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October 04, 2006

In the Immigration Debate, Children Deserve Better!

Just in from AILA, posted Sep. 27, 2006;

Immigration has moved to the forefront of national debate. Sharp divisions have emerged on the subject as Congress deals with various pieces of legislation directly or indirectly related to immigration. Yet given the immense coverage and expansive debate, the one aspect of the immigration issue that is often overlooked is what happens to the children.

Every day unaccompanied immigrant children enter the United States. America for them still represents the land of opportunity - sometimes it is economic opportunity, sometimes it is the opportunity for true safety, and often it is both. Many young ones travel here to escape abusive or other unsafe conditions. They weather the harshest elements to get here. Sometimes they fall victim to predatory traffickers who victimize and exploit them. And they go through all of this with a traumatic sense of separation from home and family. When they arrive, the children have no way of knowing what lies ahead for them, but they have hope - hope that the place they have come to is far better than the place they have come from.

Unfortunately these hopes are not fulfilled for many of the unaccompanied children who enter the United States. More than one third of the youth, once detained, are held in the same detention centers that house juvenile criminals and treated likewise as criminals. Yet some of the federal agencies that are responsible for the children's care neglect to keep current records or share information on these unaccompanied immigrant children who are trying to navigate through court proceedings without sufficient guidance or representation.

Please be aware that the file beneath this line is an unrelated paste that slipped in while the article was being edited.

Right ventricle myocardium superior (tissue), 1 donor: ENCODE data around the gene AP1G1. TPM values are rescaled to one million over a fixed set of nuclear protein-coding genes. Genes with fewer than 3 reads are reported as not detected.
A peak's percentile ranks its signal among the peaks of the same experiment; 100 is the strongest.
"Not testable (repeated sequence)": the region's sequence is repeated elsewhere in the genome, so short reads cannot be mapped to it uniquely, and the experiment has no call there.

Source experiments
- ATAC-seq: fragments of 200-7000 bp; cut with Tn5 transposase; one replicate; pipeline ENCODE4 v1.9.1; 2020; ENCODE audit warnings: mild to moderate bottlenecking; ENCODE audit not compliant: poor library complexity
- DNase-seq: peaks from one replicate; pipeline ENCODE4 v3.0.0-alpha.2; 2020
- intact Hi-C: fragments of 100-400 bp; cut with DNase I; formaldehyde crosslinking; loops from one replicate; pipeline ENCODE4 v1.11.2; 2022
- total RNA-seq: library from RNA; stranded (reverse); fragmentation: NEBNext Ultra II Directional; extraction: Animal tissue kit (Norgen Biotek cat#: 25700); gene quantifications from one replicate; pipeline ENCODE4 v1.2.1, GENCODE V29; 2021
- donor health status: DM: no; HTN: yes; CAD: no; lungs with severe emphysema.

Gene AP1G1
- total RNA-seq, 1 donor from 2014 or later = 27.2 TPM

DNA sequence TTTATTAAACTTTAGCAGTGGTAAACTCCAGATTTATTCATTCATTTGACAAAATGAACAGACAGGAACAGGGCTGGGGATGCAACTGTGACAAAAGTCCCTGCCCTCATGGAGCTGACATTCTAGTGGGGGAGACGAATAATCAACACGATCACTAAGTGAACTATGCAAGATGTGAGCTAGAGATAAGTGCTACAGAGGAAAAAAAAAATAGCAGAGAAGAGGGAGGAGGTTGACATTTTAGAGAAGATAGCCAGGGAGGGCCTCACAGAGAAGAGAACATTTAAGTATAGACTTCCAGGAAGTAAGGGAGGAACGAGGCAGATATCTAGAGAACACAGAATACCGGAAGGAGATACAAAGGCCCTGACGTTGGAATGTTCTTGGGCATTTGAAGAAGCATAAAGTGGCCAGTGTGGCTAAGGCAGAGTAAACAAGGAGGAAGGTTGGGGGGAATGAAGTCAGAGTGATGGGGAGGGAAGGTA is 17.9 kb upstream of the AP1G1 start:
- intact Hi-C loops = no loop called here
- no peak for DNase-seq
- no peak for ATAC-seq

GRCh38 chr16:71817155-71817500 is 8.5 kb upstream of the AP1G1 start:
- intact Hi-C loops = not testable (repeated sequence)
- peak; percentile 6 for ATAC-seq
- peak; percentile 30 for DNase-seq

For too many the detention period is indefinite. Others eventually are linked with counsel or placed in foster care, although the conditions are not always sensitive to the child's special circumstances. The bottom line is that where unaccompanied immigrant children are concerned, the system is riddled with deficiencies and the children's best interests remain largely ignored.

The government needs to ensure that the children's best interests are considered from the very first point of contact. Unaccompanied immigrant children deserve to be treated with dignity, and must have their basic human rights respected. This is yet another reason why Congress and the Administration need to work out a comprehensive immigration reform. Piecemeal policies do not work. In the past these attempts that mainly focus on enforcement measures have failed - they failed to resolve the underlying issues that continue to drive immigration, failed to benefit either side of the fence, and most importantly they failed to create better conditions for the children who still arrive with the hope of knowing the American Dream.

Posted by VisaLawyer at October 4, 2006 08:43 AM


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